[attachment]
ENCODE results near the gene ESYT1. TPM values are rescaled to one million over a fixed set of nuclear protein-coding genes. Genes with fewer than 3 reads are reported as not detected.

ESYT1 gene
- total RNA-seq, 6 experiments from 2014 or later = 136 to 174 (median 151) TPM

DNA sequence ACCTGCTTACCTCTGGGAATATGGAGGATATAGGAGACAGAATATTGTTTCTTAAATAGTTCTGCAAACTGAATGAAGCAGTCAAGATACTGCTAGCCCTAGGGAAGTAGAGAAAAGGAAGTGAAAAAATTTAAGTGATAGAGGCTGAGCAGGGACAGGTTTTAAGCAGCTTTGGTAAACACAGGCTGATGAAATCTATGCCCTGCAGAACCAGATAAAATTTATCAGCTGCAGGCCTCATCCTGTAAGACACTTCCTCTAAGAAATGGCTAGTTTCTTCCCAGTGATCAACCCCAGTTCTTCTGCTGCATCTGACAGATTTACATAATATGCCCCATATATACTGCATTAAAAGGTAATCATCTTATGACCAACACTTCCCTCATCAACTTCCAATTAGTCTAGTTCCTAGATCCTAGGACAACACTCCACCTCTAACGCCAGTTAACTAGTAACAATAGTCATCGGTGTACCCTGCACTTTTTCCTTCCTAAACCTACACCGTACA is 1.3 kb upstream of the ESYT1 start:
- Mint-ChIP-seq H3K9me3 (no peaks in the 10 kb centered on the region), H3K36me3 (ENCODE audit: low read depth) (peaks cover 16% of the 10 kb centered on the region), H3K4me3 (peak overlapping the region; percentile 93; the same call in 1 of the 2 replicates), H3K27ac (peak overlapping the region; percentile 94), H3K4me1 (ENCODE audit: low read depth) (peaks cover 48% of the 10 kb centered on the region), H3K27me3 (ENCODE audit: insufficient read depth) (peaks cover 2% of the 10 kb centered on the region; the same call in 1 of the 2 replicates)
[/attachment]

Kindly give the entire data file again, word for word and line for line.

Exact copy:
ENCODE results near the gene ESYT1. TPM values are rescaled to one million over a fixed set of nuclear protein-coding genes. Genes with fewer than 3 reads are reported as not detected.

ESYT1 gene
- total RNA-seq, 6 experiments from 2014 or later = 136 to 174 (median 151) TPM

DNA sequence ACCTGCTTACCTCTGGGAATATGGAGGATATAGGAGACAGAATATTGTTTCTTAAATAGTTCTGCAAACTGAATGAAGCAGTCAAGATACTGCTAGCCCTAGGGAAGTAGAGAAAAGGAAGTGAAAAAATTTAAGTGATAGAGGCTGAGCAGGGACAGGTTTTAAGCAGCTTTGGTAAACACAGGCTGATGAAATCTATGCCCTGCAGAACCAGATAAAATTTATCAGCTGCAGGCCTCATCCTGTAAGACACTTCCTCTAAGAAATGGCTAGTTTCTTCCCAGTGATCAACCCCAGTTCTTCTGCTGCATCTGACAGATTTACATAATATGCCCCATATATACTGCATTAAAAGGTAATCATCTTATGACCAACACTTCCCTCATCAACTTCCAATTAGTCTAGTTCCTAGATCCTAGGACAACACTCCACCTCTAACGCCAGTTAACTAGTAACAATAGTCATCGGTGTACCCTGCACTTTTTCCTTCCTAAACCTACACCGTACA is 1.3 kb upstream of the ESYT1 start:
- Mint-ChIP-seq H3K9me3 (no peaks in the 10 kb centered on the region), H3K36me3 (ENCODE audit: low read depth) (peaks cover 16% of the 10 kb centered on the region), H3K4me3 (peak overlapping the region; percentile 93; the same call in 1 of the 2 replicates), H3K27ac (peak overlapping the region; percentile 94), H3K4me1 (ENCODE audit: low read depth) (peaks cover 48% of the 10 kb centered on the region), H3K27me3 (ENCODE audit: insufficient read depth) (peaks cover 2% of the 10 kb centered on the region; the same call in 1 of the 2 replicates)